LitPicks Book Reviews—October 2007

Theme—Novelist as Master Weaver
This month's selections fall under the category of "social novel"—sprawling works that interweave multiple plot strands with large casts of characters. They reflect the complex fabric of life by encompassing social, political, and philosophical issues of the day.
Labels: A Lighter Touch


Can't Wait to Get to Heaven
Fannie Flagg, 2006
375 pp.

Book Review by Molly Lundquist
October 2007

You can't help but love this book. It's warm, funny, and at times a real belly-guffaw. While not a "social novel" in the true literary sense, it's close enough for our "Lighter Touch" novel.

Flagg returns her readers to Elmwood Springs, a small tightly-knit community in Missouri, whose residents fret and scramble and cogitate when one of their own lies near death...or is dead... or hangs somewhere in between.


The Whole World Over
Julia Glass, 2006
512 pp.

Book Review by Molly Lundquist
October 2007

I was feeling dejected—having just finished a number of books by well-known authors, none of which I could recommend. Then I picked up this beautiful book, and it may well be my recent favorite, along with Bel Canto.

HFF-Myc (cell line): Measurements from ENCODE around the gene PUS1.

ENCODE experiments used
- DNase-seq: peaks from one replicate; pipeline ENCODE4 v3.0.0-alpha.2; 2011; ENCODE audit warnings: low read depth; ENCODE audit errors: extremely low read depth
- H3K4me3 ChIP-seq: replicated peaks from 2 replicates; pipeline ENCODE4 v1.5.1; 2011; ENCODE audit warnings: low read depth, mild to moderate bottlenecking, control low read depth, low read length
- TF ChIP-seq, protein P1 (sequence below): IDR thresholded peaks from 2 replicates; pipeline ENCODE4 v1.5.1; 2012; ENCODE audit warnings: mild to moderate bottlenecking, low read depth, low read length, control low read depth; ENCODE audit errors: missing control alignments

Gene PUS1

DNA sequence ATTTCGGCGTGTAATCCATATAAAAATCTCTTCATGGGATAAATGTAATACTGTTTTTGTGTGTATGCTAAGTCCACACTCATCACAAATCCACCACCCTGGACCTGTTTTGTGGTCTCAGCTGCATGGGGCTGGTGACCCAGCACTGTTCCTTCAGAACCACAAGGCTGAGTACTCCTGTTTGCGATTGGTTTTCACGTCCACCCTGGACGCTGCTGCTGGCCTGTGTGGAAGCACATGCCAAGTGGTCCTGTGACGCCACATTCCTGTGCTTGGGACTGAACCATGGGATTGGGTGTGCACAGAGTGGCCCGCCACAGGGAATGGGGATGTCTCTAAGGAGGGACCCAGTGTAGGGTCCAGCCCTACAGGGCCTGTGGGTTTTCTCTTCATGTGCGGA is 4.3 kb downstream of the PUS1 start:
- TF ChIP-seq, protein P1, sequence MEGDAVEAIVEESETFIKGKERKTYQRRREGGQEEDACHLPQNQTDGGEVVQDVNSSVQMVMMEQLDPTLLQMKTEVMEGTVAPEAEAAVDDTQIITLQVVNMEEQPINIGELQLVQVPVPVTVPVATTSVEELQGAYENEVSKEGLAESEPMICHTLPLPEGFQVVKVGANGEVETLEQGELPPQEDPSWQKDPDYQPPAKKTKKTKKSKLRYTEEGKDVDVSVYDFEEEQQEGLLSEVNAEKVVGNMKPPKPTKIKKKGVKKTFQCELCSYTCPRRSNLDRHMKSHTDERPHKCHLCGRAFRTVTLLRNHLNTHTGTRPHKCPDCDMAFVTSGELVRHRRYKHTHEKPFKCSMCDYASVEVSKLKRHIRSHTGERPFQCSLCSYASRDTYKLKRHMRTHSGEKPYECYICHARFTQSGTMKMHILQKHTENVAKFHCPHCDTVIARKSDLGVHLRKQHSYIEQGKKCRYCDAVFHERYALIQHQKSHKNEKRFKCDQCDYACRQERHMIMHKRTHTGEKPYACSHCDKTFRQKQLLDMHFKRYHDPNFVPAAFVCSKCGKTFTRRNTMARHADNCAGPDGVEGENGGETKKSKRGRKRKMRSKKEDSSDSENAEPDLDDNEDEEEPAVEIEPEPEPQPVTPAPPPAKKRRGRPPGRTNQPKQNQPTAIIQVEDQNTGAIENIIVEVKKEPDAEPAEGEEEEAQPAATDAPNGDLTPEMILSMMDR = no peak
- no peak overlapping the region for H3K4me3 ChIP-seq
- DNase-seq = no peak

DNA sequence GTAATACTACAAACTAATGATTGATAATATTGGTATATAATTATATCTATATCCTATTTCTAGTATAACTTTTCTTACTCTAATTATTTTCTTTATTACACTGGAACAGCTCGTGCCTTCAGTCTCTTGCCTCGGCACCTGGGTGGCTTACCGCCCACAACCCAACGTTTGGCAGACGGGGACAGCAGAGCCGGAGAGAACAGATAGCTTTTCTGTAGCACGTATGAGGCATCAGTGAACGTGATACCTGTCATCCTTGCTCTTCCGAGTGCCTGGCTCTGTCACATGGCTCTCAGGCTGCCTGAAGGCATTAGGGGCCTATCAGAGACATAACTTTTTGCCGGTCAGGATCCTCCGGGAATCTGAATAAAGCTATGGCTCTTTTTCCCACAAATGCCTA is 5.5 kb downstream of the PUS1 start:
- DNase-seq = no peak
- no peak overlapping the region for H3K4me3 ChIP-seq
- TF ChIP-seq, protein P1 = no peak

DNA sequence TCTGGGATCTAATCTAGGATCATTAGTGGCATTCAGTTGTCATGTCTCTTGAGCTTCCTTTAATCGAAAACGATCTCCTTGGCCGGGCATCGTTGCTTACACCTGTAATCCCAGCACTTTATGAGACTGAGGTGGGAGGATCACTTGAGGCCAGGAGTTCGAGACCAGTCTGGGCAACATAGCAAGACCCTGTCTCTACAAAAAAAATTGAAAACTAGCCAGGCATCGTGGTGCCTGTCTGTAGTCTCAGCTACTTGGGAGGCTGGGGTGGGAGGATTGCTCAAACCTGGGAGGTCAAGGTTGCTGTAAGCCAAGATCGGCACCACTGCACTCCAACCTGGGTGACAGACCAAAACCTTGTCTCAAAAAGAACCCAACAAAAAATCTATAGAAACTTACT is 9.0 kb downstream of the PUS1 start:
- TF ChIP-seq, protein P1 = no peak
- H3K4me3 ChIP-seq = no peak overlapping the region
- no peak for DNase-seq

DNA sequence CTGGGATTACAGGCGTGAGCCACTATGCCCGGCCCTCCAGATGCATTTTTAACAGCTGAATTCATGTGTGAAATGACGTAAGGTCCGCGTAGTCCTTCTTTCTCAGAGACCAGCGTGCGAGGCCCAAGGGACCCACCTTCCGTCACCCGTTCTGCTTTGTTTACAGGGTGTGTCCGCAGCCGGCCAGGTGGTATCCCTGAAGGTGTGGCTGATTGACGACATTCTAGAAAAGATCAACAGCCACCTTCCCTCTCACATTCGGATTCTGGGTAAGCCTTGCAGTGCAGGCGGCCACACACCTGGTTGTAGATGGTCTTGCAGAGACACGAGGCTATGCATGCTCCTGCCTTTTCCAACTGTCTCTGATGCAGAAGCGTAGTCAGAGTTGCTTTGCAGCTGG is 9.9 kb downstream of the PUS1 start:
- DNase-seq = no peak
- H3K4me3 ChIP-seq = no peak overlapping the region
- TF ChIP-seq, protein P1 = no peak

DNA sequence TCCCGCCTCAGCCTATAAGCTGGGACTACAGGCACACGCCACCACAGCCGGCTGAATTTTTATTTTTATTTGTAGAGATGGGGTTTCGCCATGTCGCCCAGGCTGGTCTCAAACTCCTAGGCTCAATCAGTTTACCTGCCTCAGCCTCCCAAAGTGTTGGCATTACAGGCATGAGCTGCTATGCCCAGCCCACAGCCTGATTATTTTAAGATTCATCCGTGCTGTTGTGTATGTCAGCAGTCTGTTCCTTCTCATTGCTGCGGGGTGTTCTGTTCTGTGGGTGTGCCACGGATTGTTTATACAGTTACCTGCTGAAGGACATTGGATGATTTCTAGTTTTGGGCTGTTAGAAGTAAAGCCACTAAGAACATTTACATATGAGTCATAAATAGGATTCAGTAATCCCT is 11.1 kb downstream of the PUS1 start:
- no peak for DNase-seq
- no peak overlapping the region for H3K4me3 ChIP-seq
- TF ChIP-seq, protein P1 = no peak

Julia Glass (author of Three Junes, a 2002 National Book Award winner) populates this novel with a large cast of characters, each provided with a rich past and generous inner life.
Labels: Great Works


George Eliot, 1871-72
~800 pp. (varies by publisher)

Book Review by Molly Lundquist
October 2007

This is one of the great works in English literature. And like reading many such works, it's an ambitious undertaking. You'll need time and perseverance (my copy comes in at over 800 pages).

Have I scared you off? Well, you need to know what you're in for. But if you choose to read this work—and stick with it—it will enthrall you. There is good reason why Middlemarch sits at the pinnacle of the Realistic novel.

Page 79 of 91

Site by BOOM Boom Supercreative

LitLovers © 2016